The first windmills appeared on the Eurasian continent in the 9th and 10th centuries, in the western part of later Afghanistan. Windmills with a horizontal driving axis were an independent European invention, originating from the late 12th century in the North Sea regions: Normandy, Flanders, Brittany and England, from where they spread throughout Northern and Western Europe in the 13th century.
Windmills appeared on Polish lands at the beginning of the 14th century, more than a hundred years later than water mills, which were already in operation in the middle of the 12th century. Already in the 13th century functioning of windmills was recorded in documents in Western Pomerania (a document of Prince Wisław of Rugia for the monastery in Biały Buk from 1271 and a document for the Cistercian nunnery from Szczecin from 1289). Then, the documents recorded windmills in Wielkopolska and Kuyavia (document of Mikołaj, palatine of Kalisz from 1303 for Kobylin). In the fifteenth century, the construction of windmills spread, but mainly in the lands of northern Poland. In addition, their importance was still less than that of watermills.
The flourishing of windmills in Poland took place only in the 16th century, probably due to the increase in population and the increase in demand for flour and groats, especially in urban centers where the construction of a large number of water mills was impossible. On the other hand, it was relatively simple to place windmills in the suburbs or in the close vicinity of towns, especially in large open areas of Wielkopolska. The popularity of windmills lasted until the 18th century, and they were an element of the Polish landscape until the 19th century.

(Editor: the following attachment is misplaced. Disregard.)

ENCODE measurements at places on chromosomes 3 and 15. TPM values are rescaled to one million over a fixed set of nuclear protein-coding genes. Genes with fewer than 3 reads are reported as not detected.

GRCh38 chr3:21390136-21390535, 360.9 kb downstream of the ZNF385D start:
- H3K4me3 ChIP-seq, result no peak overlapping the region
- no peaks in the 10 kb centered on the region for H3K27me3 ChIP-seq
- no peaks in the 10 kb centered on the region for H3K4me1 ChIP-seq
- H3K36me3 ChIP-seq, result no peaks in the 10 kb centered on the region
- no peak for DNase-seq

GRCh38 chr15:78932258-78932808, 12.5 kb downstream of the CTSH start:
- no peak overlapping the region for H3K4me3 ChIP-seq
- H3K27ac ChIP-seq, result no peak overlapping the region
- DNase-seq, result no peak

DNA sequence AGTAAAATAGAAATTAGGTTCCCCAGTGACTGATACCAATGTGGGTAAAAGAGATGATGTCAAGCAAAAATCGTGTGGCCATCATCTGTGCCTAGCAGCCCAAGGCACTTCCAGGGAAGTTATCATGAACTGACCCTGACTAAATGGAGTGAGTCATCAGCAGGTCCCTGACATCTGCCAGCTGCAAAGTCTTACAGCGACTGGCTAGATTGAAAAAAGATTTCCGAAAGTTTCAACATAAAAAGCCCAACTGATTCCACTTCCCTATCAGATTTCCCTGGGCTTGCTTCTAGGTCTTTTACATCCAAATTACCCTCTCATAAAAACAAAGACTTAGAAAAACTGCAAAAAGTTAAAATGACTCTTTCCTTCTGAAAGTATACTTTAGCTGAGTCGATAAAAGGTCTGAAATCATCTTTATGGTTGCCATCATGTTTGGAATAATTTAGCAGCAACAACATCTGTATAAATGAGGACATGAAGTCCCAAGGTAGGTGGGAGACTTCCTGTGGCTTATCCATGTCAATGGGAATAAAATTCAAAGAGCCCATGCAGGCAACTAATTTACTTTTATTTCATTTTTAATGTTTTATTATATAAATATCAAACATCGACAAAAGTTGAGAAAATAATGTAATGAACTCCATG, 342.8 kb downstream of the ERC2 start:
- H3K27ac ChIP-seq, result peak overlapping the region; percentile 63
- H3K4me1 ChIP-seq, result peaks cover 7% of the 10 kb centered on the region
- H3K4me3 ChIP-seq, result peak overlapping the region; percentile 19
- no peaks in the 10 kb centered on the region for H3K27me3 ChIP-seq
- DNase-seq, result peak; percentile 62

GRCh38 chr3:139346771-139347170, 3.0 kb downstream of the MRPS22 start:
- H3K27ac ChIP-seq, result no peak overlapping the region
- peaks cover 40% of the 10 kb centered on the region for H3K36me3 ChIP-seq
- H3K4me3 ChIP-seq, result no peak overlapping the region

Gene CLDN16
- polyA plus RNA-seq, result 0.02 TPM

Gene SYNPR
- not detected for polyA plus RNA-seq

The location of the windmill depended on the weather conditions prevailing in a particular place, i.e. the strength and direction of winds, the number of windy days and the topography. Most often they were placed on hills, away from buildings and forests, in the largest possible open space or near large water reservoirs. In flat areas, artificial mounds were built or stone and brick foundations were erected on which a windmill was placed. All these measures were aimed at enabling the maximum use of the wind as a driving force. Convenient access roads leading to the mill were also marked out and hardened, so that the horse-drawn vehicles bringing the grain and the flour away could freely reach the windmill itself.
The post mills were made of wood forming a frame, and from the outside were covered with shingles or boarded, which resulted in a figure similar to a truncated pyramid and a height of 7 to 14 meters. The frame consisted of load-bearing elements and stiffening braces and struts. In this way, divisions of walls were created into smaller fields with a span that was easier to cover with planks or shingles. Horizontal elements were erected alternately, i.e. at right angles, successively in successive storeys. In this way, the stability of the building was ensured. The structure was carefully arranged from the bottom up in the entire rotating part of the windmill, with ceiling beams on the first floor and a massive beam called “mącznica” on the second floor, supporting the entire upper part of the windmill (one of the few parts that was given decorative forms – ornaments, mouldings, carved sentences, initials). Roofs and eaves were the culmination of the windmills.